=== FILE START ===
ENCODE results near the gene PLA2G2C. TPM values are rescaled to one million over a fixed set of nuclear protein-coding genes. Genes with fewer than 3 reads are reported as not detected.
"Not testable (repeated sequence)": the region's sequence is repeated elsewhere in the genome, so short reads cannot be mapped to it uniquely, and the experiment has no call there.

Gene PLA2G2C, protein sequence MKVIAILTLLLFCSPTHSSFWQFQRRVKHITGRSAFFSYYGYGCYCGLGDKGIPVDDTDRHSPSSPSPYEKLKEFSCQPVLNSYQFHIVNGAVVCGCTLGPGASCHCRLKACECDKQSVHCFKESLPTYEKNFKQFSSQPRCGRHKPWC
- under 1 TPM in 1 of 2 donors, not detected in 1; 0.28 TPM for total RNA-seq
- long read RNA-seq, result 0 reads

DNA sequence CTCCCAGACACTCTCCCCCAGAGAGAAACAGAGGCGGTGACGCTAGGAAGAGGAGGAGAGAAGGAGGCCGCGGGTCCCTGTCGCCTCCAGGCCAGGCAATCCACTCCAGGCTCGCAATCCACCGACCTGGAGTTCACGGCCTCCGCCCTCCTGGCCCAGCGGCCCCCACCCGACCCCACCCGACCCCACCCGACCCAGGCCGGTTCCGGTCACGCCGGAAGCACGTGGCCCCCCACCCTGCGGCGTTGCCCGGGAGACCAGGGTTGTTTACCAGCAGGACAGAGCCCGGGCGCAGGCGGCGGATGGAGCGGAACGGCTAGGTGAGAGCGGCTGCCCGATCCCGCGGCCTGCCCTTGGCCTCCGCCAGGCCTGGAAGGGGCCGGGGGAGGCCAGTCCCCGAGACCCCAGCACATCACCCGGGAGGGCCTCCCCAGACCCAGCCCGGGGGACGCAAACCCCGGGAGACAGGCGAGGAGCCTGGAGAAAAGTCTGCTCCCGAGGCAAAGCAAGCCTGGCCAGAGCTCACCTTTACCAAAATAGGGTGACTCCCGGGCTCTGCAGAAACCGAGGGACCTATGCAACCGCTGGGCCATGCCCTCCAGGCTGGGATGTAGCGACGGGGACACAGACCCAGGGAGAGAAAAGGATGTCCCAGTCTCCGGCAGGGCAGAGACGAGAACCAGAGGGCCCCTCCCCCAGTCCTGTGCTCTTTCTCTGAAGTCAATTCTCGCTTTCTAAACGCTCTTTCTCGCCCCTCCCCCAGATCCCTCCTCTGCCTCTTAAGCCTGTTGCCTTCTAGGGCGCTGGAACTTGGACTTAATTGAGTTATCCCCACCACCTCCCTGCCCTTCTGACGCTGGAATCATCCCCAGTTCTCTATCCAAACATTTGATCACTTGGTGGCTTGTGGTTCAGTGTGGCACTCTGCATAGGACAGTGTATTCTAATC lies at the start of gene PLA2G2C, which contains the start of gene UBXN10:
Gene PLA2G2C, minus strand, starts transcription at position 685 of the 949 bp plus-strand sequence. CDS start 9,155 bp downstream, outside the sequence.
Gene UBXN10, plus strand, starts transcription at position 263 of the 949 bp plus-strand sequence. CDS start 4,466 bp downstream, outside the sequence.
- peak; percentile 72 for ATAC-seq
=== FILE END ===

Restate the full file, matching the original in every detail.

ENCODE results near the gene PLA2G2C. TPM values are rescaled to one million over a fixed set of nuclear protein-coding genes. Genes with fewer than 3 reads are reported as not detected.
"Not testable (repeated sequence)": the region's sequence is repeated elsewhere in the genome, so short reads cannot be mapped to it uniquely, and the experiment has no call there.

Gene PLA2G2C, protein sequence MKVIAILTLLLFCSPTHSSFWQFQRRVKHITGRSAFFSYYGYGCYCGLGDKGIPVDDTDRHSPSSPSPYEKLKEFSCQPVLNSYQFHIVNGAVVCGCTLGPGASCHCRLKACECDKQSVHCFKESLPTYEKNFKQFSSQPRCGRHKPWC
- under 1 TPM in 1 of 2 donors, not detected in 1; 0.28 TPM for total RNA-seq
- long read RNA-seq, result 0 reads

DNA sequence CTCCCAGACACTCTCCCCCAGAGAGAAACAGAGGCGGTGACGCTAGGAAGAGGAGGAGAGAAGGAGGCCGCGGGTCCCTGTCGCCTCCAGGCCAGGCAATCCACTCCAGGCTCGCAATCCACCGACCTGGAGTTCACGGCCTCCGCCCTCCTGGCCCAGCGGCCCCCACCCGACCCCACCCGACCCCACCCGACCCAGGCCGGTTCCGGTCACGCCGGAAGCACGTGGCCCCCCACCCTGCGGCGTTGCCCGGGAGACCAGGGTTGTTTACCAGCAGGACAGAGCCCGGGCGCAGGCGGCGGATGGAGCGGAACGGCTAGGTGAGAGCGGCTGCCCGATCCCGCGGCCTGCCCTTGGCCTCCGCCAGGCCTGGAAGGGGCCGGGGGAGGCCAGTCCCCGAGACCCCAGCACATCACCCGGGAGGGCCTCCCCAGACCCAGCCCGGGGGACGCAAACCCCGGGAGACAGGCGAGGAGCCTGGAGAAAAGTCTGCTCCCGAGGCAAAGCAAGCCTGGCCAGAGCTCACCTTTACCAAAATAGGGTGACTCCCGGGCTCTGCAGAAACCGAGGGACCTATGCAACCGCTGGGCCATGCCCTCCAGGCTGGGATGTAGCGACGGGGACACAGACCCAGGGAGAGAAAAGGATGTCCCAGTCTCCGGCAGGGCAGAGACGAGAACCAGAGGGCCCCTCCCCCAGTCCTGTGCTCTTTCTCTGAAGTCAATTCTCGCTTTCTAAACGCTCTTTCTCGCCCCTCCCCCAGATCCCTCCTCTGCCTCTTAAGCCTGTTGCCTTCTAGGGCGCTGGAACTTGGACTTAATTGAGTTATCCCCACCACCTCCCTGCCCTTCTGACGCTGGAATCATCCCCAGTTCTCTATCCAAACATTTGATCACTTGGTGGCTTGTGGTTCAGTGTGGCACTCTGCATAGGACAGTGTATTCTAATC lies at the start of gene PLA2G2C, which contains the start of gene UBXN10:
Gene PLA2G2C, minus strand, starts transcription at position 685 of the 949 bp plus-strand sequence. CDS start 9,155 bp downstream, outside the sequence.
Gene UBXN10, plus strand, starts transcription at position 263 of the 949 bp plus-strand sequence. CDS start 4,466 bp downstream, outside the sequence.
- peak; percentile 72 for ATAC-seq